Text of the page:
An impressive journey
The history of ArcelorMittal Mining Canada G.P. and ArcelorMittal Infrastructure Canada G.P. started on January 26, 1957, when the United States Steel Corporation (US Steel) founded Québec Cartier Mining Company to guarantee the supply of iron ore concentrate.
The multinational’s initial project cost 325 million $ with the help of some 9,000 workers from all over the world. It constructed the Lac-Jeannine mining site and town of Gagnon, a hydroelectric power station on the Hart-Jaune River, a railroad, port and developed the town of Port-Cartier. The first load of iron ore concentrate took to the sea in June 1961.
A decade of development
In the first half of the Seventies, a 650 million $ investment went into a second mining complex at Mont-Wright, a third town nearby – Fermont – and the upgrading of existing facilities. Inaugural blasting of the Mont-Wright crest took place in 1974 and the production of concentrate started the following year.
Québec Cartier then embarked on the Québec iron and steel project which included opening the Fire Lake mine and the setup of a plant for the transformation of iron oxide concentrate pellets in Port-Cartier – a new product sought after by modern steel plants. The first pellets were produced in November 1977.
Access to the international market between two crises
Between 1979 and 1985, the company faced one of the worst crises experienced by the iron and steel market, obliging it to participate in rationalisation of the iron industry on the Northern Shore of Québec, closing facilities in Lac-Jeannine, the town of Gagnon and the Fire Lake mine. Starting on January 1, 1985, Québec Cartier managed the pellet plant it acquired in 1996.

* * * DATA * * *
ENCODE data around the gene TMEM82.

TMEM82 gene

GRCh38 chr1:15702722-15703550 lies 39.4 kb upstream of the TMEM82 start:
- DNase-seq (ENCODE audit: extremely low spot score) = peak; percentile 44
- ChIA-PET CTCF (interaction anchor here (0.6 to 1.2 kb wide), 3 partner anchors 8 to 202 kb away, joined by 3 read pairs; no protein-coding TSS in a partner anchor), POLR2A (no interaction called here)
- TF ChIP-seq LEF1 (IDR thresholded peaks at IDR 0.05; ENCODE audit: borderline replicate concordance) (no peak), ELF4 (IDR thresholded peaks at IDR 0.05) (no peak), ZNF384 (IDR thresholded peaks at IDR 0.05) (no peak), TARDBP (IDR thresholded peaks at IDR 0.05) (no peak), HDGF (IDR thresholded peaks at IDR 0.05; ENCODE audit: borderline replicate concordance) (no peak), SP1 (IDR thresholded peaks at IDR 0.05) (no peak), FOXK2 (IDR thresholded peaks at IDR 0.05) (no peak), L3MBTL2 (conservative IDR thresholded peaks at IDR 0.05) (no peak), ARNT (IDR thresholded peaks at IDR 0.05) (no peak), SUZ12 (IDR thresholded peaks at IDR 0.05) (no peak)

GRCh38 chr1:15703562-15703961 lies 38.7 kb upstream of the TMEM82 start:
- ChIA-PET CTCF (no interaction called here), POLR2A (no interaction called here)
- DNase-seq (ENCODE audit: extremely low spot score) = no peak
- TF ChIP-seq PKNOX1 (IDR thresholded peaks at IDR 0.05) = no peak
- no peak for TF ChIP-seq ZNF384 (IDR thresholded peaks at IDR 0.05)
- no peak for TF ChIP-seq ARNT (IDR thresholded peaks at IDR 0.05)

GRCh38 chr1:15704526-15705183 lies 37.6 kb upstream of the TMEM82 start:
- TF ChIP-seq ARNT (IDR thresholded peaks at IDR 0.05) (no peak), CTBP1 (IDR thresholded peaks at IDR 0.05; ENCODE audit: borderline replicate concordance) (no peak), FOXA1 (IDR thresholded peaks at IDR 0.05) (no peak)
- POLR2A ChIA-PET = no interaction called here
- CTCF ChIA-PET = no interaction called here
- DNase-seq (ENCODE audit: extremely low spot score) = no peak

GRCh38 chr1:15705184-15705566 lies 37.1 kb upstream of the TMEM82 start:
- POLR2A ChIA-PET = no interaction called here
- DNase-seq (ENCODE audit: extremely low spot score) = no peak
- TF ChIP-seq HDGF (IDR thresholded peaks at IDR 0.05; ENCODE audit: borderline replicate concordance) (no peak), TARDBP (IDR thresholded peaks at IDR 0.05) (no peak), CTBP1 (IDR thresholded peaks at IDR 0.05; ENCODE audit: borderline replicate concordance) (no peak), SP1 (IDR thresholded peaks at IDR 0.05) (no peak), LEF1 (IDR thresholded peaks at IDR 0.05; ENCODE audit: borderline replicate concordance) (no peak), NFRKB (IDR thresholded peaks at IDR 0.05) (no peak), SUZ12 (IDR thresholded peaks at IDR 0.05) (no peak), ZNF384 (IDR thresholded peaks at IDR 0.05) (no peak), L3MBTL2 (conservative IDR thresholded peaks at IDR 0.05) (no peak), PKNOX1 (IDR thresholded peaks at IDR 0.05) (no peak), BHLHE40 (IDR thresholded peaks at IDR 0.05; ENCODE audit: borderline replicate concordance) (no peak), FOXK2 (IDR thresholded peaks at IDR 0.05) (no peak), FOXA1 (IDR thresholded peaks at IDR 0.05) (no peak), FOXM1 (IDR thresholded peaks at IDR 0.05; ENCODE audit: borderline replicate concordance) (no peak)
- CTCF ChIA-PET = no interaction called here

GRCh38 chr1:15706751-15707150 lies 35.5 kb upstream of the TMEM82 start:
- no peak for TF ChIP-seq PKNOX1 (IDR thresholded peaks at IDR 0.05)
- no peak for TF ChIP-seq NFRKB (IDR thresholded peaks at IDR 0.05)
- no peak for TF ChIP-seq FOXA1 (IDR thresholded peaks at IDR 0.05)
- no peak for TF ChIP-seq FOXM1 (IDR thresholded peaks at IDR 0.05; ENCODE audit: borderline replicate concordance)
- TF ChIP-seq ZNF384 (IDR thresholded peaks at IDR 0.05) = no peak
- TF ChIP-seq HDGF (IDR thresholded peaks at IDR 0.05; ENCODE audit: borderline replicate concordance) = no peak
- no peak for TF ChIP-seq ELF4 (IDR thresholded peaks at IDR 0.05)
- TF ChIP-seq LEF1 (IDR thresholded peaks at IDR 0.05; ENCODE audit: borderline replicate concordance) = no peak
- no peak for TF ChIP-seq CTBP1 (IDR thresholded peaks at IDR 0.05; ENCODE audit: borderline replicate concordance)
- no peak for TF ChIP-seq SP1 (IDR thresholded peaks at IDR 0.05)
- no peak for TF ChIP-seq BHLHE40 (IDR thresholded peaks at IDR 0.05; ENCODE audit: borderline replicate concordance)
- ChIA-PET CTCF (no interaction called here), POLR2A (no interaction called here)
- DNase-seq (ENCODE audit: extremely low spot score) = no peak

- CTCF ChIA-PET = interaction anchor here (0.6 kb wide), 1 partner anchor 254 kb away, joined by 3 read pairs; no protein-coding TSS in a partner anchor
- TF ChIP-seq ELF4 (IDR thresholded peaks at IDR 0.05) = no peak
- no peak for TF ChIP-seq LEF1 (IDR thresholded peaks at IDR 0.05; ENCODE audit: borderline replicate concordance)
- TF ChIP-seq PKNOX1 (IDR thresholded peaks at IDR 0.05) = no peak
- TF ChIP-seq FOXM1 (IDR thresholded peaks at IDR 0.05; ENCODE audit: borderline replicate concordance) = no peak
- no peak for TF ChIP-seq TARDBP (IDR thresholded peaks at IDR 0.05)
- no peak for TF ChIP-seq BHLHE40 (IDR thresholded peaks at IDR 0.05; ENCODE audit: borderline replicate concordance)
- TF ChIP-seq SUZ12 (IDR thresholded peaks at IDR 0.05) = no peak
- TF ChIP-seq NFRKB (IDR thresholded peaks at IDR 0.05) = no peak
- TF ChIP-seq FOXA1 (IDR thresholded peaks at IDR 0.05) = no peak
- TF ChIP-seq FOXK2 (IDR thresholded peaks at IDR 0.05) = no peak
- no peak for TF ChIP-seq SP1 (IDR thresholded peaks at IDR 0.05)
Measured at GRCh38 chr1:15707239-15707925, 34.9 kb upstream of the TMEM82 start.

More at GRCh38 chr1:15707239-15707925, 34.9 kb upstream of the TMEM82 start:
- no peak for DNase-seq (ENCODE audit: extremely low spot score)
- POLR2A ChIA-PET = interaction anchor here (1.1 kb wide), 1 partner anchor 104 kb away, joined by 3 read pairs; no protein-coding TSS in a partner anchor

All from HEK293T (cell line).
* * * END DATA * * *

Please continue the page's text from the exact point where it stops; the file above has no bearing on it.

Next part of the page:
US Steel remained Québec Cartier’s only customer for close to 30 years. Sold to a consortium (Dofasco, Caemi and Mitsui) in 1989, the mining company entered the global market and from then on faced increasingly tough competition.
In the early Noughties, another major crisis swept through the iron and steel market. In 2003, Investissement Québec agreed to become a temporary shareholder of the company, which guaranteed continued operation of Mont-Wright.
Arrival in the ArcelorMittal family
In February 2006, Arcelor S.A., the global leader in steel, acquired close to 90% of the shares of Dofasco, at the time the sole owner of Québec Cartier. Barely a few months later, in June, Arcelor and Mittal Steel Company NV announced that an agreement had been established to group the activities of the two companies and create the world’s largest iron and steel company: ArcelorMittal.
The Québec Cartier Mining Company changed its name and became officially known as ArcelorMittal Mines Canada on May 29, 2008. It was its official entry into the ArcelorMittal Group that asserted its aim to achieve 75 to 85% self-sufficiency in iron ore products before 2015.
Thanks to this affiliation, ArcelorMittal Mines Canada was able to catch a glimpse of extensive growth possibilities. The first was materialised by the major expansion announced in May 2011, to step up the annual production of concentrate from 16 to 24 million tons. After two years’ intensive work on the Mont-Wright mining site, the railroad and port facilities, the volume of concentrate rose steadily.
A new partner, two business units
On January 1, 2013, ArcelorMittal Mines Canada announced the acquisition of a minority interest by the POSCO consortium (South Korean steel plant) and China Steel Corporation. With 15% of the shares, the new partners guaranteed themselves a supply of top-quality iron ore.
ArcelorMittal remains the majority shareholder with 85% and continues to manage the operation. It was in an operating efficiency perspective that it subdivided ArcelorMittal Mines Canada into two separate but complementary businesses:
In nearly 60 years, the company has constructed two mining complexes, one industrial complex, over 500 kilometers of railroad and three towns. Its production is in excess of 600 million metric tons of concentrate and 250 million metric tons of pellets.
Together AMEC and AMIC constitute the largest employer on the Northern Shore with some 2,300 employees and is the cornerstone of the regional and Québec economy.